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Understanding a New Generation

by Danielle Tallman | Mar 13, 2017

While millennials are on track to make up 75 percent of the global workforce by 2025, for an organization to stay competitive as an “employer of choice” with the next generation of talent, it’s critical to understand the Gen Z mindset. 

Who is Gen Z?

Gen Z, 20 years old and under, A.K.A.: iGen, centennials, founders, plurals, post-millennials, or pivotals. 


As the first true digital natives and cloud-based generation, the up-and-coming workforce is the first to only know life with technology. This generation’s technology usage mixes real life experiences and the expectation of technology evolution. In fact, they see technological advances as a norm instead of groundbreaking as in past generations.
TeamKC.GenZBlogImages-03[1]Differences between Millennials and Gen Z?

Gen Z surprisingly shares more characteristics with Baby Boomers and Gen X than Millennials. They value that success is earned, and according to FutureCast and Barkley, “69 percent of teens believe that becoming successful has little or nothing to do with luck,” and are willing to get their hands dirty to get there.

Gen Z views success as a personal endeavor that is dependent on hard work. For example, instead of thinking “it is not worth it,” they think, “you must earn it.”      

How are they using technology and social media?

“The generation after Millennials, known as iGen, Gen Z and Centennials, will determine how every other generation ultimately uses technology.” –Jason Dorsey, The leading Millennial and Gen Z researcher at the Center for Generational Kinetics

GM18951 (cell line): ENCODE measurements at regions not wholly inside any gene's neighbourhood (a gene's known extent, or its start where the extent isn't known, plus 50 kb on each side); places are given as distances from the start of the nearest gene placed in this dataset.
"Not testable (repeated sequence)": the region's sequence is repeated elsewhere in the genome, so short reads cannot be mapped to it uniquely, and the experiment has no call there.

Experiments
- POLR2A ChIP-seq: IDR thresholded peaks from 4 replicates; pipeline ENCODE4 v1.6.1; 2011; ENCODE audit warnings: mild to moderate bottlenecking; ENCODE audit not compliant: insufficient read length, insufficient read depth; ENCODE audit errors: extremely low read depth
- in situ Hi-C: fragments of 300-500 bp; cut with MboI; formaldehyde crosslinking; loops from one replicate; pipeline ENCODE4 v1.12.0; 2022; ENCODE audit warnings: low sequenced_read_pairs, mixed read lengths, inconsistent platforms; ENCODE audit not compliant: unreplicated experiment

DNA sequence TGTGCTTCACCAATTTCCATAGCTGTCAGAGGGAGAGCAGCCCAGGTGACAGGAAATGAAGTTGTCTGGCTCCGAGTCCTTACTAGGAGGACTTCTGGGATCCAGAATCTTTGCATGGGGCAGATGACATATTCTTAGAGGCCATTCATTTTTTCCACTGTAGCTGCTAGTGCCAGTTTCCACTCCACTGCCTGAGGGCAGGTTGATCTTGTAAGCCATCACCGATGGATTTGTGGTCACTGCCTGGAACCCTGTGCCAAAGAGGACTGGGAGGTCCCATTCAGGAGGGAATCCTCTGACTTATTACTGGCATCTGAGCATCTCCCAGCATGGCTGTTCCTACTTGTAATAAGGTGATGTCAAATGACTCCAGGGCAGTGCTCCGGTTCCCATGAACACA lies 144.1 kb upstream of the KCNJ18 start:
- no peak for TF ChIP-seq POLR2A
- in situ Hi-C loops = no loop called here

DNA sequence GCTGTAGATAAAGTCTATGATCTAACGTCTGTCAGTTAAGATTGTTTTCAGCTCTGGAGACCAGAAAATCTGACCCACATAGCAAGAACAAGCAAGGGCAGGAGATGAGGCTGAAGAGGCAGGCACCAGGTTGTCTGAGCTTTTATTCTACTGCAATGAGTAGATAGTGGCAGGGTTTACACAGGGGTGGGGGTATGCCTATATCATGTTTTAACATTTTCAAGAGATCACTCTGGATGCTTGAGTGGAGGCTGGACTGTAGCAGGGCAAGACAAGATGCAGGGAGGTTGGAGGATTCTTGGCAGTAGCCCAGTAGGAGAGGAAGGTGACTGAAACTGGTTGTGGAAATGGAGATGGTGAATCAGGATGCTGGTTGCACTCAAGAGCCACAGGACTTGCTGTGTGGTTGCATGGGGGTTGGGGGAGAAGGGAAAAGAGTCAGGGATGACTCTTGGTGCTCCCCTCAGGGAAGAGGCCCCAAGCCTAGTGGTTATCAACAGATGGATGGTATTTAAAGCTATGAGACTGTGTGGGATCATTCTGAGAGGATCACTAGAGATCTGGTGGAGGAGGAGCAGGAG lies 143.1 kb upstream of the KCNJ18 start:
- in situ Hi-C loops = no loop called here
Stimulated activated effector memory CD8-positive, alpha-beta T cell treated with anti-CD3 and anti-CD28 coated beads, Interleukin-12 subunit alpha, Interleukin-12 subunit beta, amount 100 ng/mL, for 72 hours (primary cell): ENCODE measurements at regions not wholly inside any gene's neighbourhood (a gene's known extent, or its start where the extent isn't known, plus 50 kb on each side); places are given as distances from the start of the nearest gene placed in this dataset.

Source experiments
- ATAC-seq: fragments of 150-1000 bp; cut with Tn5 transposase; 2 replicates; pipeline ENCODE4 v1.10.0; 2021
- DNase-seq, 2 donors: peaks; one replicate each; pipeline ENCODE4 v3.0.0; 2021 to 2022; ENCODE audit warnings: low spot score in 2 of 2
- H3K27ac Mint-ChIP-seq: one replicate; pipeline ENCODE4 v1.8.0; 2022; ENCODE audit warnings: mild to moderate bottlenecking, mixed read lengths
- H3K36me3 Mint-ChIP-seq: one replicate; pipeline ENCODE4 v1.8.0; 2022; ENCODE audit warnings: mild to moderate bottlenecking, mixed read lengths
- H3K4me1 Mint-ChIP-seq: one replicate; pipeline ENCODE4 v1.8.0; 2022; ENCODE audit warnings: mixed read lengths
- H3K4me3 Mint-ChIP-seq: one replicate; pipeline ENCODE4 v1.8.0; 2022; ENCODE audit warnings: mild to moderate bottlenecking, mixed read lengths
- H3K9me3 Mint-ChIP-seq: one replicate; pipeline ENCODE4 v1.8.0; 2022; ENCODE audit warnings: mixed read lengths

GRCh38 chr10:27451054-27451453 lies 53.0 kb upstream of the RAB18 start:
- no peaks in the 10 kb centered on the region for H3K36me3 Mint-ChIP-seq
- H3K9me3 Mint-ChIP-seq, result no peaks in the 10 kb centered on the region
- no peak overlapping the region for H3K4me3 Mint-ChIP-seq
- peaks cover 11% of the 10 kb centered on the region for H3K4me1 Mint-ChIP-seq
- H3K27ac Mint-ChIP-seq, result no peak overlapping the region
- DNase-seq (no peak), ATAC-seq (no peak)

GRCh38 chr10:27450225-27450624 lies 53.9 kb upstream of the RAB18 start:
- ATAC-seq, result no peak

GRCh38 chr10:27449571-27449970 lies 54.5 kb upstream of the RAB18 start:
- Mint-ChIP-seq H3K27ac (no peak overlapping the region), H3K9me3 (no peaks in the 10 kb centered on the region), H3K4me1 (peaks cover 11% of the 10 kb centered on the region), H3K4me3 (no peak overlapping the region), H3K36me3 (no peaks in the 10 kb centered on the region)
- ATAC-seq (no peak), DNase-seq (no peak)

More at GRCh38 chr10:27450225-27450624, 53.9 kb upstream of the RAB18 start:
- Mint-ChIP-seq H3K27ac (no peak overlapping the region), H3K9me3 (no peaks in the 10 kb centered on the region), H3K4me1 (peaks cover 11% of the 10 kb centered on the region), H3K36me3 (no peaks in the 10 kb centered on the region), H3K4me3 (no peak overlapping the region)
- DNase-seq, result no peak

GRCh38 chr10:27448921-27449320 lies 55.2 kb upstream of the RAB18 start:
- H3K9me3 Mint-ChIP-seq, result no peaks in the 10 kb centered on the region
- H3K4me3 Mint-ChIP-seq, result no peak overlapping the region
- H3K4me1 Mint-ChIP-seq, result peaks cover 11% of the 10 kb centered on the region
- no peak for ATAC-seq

For Gen Z, personal success is highly valued, and social media plays into this. “Pics or it didn’t happen;” a silly saying, but a real concern for this generation. They believe that no news is bad news, so sharing success with peers through social media is of the utmost importance. 

This generation is also the most connected of all – they check social media as much, if not more than, 100 times a day. 
How to recruit the future workforce?

Employers should work to understand this generation’s personal drive for success, and consider this cohort’s values and motivators. 
TeamKC.GenZBlogImages-06[1]Recruiting tips:

  • Start reaching out in K-12
  • Focus on where the job can lead
  • Mention social causes the company supports
  • Highlight value and meaning within messaging
  • Listen to their ideas
  • Tap into the entrepreneurial spirit
  • Utilize streaming platforms for face-to-face interaction
  • Use the brand and messaging to engage

“Leaders who identify the challenge that iGen brings, along with the opportunity within that challenge, will be well positioned to understand and unlock the power of an entirely new generation before their competition does.” -Jason Dorsey 

To join the conversation about Gen Z, sign up to participate in the TeamKC College Campus Recruiter Roundtables. 


Top 10 Gen Z Questions Answered

Technology Trends Infographic

iGen Tech Disruption

Small Business Trends

Growing Leaders

Vision Critical


PR Newswire

4 Tips for Recruiting Generation Z

What HR Should Know About Generation Z

What Does it Mean to be a Digital Native

Understanding Gen Z: the first digital natives



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